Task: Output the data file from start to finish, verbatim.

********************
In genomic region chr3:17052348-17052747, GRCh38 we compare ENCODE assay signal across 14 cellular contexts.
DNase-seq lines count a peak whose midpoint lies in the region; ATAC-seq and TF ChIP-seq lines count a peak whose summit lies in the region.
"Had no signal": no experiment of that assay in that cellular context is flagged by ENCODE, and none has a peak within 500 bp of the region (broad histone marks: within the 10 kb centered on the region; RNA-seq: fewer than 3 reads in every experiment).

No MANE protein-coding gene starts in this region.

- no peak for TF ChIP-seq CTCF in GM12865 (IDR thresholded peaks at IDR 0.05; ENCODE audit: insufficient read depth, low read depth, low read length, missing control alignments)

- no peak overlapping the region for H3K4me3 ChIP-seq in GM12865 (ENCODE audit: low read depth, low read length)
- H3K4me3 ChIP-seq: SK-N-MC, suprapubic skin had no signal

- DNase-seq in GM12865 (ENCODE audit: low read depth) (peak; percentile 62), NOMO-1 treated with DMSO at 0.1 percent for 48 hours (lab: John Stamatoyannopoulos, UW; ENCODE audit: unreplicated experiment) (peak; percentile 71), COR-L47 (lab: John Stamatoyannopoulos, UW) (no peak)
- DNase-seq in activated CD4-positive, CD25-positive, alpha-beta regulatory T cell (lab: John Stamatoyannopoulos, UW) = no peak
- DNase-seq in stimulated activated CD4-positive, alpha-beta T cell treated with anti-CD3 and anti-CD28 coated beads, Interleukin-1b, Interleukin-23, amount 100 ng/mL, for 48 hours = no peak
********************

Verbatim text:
In genomic region chr3:17052348-17052747, GRCh38 we compare ENCODE assay signal across 14 cellular contexts.
DNase-seq lines count a peak whose midpoint lies in the region; ATAC-seq and TF ChIP-seq lines count a peak whose summit lies in the region.
"Had no signal": no experiment of that assay in that cellular context is flagged by ENCODE, and none has a peak within 500 bp of the region (broad histone marks: within the 10 kb centered on the region; RNA-seq: fewer than 3 reads in every experiment).

No MANE protein-coding gene starts in this region.

- no peak for TF ChIP-seq CTCF in GM12865 (IDR thresholded peaks at IDR 0.05; ENCODE audit: insufficient read depth, low read depth, low read length, missing control alignments)

- no peak overlapping the region for H3K4me3 ChIP-seq in GM12865 (ENCODE audit: low read depth, low read length)
- H3K4me3 ChIP-seq: SK-N-MC, suprapubic skin had no signal

- DNase-seq in GM12865 (ENCODE audit: low read depth) (peak; percentile 62), NOMO-1 treated with DMSO at 0.1 percent for 48 hours (lab: John Stamatoyannopoulos, UW; ENCODE audit: unreplicated experiment) (peak; percentile 71), COR-L47 (lab: John Stamatoyannopoulos, UW) (no peak)
- DNase-seq in activated CD4-positive, CD25-positive, alpha-beta regulatory T cell (lab: John Stamatoyannopoulos, UW) = no peak
- DNase-seq in stimulated activated CD4-positive, alpha-beta T cell treated with anti-CD3 and anti-CD28 coated beads, Interleukin-1b, Interleukin-23, amount 100 ng/mL, for 48 hours = no peak